Starting "the conversation"
At White Mountain Community Health Center we've been talking about death and how to plan for it, that is. Many don't want their life extended by machines, but fewer than one-third have the documents in place to enforce that. A group of healthcare professionals in the Mount Washington Valley have been working to change that, including our social worker Christine MacDonald. You can read more about that group here.
Advance care planning starts with a conversation between you and the people who you'll want to be involved in decisions at the end of your life. Before having that conversation, you need to figure out who those people are, and think through your answers to the questions that will come up.
Two organizations have workbooks that lead you through this conversation. Begintheconversation.org has a very extensive workbook which leads you through many of the things you may want to think through and document. Theconversationproject.org has a shorter starter kit to help you get your thoughts together before having the conversation with a loved one.
Once you've thought through what you want and talked to the people who you want involved in these decisions, you need to document your wishes in order for them to have legal and medical power. The legal document used to do this is called an advance directive. This designates who you wish to make decisions for you if you are incapacitated (known as "power of attorney") and specifics about the medical treatment you want.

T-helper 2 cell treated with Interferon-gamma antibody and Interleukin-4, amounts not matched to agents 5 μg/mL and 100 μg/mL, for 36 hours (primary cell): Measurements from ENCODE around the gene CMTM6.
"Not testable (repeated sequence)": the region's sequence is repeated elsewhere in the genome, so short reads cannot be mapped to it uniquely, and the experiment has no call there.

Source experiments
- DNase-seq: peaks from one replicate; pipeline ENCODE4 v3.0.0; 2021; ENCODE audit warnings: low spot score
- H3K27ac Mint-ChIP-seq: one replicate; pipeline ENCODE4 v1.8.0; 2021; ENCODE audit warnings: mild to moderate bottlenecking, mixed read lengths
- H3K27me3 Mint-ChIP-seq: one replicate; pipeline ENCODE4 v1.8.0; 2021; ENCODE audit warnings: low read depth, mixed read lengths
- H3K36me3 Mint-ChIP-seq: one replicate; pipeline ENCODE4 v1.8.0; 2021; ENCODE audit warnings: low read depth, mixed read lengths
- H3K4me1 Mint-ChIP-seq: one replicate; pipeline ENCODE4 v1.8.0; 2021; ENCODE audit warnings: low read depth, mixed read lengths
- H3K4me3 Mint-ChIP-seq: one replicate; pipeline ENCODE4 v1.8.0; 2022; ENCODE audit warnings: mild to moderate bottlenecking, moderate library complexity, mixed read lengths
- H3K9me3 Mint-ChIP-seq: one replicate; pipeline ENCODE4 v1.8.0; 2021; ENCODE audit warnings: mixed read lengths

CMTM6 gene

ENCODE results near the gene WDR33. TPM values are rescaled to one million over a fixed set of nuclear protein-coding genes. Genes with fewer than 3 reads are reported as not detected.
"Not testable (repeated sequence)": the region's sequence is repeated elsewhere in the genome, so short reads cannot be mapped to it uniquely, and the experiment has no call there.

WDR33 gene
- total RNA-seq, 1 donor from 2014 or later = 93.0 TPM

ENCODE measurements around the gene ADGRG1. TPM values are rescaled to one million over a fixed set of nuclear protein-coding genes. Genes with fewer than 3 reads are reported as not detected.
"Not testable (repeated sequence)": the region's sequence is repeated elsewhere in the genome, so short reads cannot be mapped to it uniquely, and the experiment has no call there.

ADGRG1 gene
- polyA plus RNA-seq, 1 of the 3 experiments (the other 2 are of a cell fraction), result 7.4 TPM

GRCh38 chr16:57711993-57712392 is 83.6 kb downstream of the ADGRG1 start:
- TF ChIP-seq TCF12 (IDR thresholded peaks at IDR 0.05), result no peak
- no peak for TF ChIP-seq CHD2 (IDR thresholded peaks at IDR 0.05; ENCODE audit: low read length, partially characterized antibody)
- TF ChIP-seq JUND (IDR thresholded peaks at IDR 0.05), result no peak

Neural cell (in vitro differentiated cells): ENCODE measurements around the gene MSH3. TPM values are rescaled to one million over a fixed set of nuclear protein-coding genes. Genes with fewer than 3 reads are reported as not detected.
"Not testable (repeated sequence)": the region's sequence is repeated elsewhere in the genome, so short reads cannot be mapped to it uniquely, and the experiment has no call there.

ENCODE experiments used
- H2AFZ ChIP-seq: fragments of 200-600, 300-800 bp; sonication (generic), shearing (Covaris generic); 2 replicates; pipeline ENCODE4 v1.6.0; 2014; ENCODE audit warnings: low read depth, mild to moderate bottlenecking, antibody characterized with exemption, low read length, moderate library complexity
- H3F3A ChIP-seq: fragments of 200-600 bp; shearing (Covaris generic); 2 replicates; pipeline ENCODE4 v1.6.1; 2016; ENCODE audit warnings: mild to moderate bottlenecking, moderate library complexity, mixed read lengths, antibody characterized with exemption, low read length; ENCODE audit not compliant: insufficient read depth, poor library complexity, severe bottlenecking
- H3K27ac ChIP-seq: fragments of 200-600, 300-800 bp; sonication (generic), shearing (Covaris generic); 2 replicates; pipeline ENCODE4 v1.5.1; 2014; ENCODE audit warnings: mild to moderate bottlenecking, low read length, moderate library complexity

Maine's advance directive form is available through DHHS's Aging & Disability Services. New Hampshire's is available through Foundation for Healthy Communities at www.healthynh.org. In Maine, you can also use a document called Five Wishes, which goes beyond medical decisions to talk about your comfort and other things you want your loved ones to know, and is available at www.agingwithdignity.org.
If you are already seriously ill, you may also want to create a physician order for life-sustaining treatment, or POLST. This is an actual medical directive which has more immediate power and is a lot more specific than an advance directive. A POLST should be filled out with a health care professional and must be signed by a physician, so the best starting place is a conversation with your provider.
Many of the resources I've listed are most easily available online. If it is difficult for you to access them online, White Mountain Community Health Center has copies of the workbooks and forms available for free at our front desk during business hours, Monday-Friday 9 am - 4 pm.